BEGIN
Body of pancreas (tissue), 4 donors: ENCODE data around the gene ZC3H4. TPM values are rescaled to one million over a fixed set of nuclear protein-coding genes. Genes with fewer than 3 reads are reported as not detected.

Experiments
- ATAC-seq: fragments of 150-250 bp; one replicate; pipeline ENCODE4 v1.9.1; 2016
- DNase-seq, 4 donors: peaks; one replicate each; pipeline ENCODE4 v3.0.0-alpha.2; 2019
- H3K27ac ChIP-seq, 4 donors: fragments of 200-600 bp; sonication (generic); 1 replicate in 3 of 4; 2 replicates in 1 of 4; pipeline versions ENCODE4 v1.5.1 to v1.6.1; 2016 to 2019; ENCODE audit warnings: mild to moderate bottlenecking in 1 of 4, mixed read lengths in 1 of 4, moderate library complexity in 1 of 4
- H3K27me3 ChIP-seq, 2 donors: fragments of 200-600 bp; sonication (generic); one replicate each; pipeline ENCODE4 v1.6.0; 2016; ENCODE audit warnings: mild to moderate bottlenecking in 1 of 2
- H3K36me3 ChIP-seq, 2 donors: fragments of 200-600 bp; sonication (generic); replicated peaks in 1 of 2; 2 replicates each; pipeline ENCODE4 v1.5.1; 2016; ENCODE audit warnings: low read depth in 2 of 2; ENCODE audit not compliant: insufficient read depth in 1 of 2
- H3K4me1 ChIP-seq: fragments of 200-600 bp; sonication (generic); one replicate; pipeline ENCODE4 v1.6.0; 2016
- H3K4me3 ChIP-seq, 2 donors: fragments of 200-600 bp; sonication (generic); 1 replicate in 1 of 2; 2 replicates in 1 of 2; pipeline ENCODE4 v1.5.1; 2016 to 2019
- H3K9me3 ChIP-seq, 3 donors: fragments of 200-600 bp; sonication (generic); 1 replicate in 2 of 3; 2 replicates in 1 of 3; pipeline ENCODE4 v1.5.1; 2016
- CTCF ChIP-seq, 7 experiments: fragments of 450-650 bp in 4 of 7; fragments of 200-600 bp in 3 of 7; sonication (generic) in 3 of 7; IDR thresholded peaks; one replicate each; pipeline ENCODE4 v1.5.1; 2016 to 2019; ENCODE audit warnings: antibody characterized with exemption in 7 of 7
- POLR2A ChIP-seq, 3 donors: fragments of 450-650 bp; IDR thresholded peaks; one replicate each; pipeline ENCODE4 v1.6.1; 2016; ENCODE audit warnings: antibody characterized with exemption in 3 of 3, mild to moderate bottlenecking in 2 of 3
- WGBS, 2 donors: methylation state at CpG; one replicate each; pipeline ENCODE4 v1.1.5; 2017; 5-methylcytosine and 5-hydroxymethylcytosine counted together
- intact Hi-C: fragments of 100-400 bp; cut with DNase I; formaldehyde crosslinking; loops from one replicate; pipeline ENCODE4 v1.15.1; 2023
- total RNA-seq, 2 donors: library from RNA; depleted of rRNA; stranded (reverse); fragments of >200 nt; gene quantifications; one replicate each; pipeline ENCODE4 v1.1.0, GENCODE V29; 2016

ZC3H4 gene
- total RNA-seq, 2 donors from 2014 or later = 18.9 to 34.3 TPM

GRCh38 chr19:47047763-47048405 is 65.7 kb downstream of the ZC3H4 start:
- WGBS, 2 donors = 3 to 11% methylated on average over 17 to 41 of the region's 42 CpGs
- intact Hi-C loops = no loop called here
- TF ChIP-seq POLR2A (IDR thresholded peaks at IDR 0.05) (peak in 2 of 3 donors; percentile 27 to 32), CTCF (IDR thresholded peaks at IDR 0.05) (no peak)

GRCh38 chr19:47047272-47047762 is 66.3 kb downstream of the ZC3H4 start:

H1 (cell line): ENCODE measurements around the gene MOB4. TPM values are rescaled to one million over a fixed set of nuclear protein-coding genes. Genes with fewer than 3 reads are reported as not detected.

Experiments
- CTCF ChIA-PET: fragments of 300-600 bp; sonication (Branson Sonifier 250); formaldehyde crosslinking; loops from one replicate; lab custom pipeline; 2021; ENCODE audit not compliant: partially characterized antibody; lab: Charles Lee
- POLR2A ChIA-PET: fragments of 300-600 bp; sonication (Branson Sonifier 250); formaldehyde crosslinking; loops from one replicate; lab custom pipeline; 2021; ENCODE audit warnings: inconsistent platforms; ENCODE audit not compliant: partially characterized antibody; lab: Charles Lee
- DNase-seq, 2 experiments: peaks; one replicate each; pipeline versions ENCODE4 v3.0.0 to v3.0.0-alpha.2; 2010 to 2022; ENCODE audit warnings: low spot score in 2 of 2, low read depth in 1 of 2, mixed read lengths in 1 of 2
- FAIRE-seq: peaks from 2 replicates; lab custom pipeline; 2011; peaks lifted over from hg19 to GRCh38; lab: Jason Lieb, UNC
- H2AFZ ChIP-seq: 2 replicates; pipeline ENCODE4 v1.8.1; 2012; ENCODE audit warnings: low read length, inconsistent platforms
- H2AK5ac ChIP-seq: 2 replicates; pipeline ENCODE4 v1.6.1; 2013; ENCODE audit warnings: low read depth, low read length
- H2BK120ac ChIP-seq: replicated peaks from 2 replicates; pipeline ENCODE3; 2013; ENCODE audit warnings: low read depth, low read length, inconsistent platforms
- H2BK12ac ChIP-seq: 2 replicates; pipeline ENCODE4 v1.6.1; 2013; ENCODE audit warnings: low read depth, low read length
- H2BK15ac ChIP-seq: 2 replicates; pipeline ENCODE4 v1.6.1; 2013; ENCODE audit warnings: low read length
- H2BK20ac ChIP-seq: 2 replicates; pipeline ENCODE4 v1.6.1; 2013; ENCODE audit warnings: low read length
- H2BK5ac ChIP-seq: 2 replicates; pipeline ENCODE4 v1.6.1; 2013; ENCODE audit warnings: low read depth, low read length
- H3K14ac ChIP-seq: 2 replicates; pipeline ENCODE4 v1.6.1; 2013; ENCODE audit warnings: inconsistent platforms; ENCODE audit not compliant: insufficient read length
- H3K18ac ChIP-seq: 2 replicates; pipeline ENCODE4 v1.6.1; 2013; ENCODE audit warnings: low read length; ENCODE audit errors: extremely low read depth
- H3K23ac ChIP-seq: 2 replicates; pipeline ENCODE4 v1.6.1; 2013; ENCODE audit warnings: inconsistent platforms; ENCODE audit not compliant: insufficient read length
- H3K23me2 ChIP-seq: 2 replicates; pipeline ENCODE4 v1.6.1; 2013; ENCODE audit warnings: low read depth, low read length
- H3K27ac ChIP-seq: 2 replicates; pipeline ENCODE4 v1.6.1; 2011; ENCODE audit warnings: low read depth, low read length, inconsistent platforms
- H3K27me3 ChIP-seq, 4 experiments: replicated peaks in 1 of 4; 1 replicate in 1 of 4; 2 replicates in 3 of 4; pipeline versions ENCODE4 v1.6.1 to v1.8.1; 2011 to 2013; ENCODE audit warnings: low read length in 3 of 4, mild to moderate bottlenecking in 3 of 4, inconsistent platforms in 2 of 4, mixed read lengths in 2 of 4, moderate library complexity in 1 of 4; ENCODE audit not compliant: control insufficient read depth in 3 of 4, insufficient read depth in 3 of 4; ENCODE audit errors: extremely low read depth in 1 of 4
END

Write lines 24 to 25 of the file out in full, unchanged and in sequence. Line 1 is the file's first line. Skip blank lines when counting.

Experiments
- CTCF ChIA-PET: fragments of 300-600 bp; sonication (Branson Sonifier 250); formaldehyde crosslinking; loops from one replicate; lab custom pipeline; 2021; ENCODE audit not compliant: partially characterized antibody; lab: Charles Lee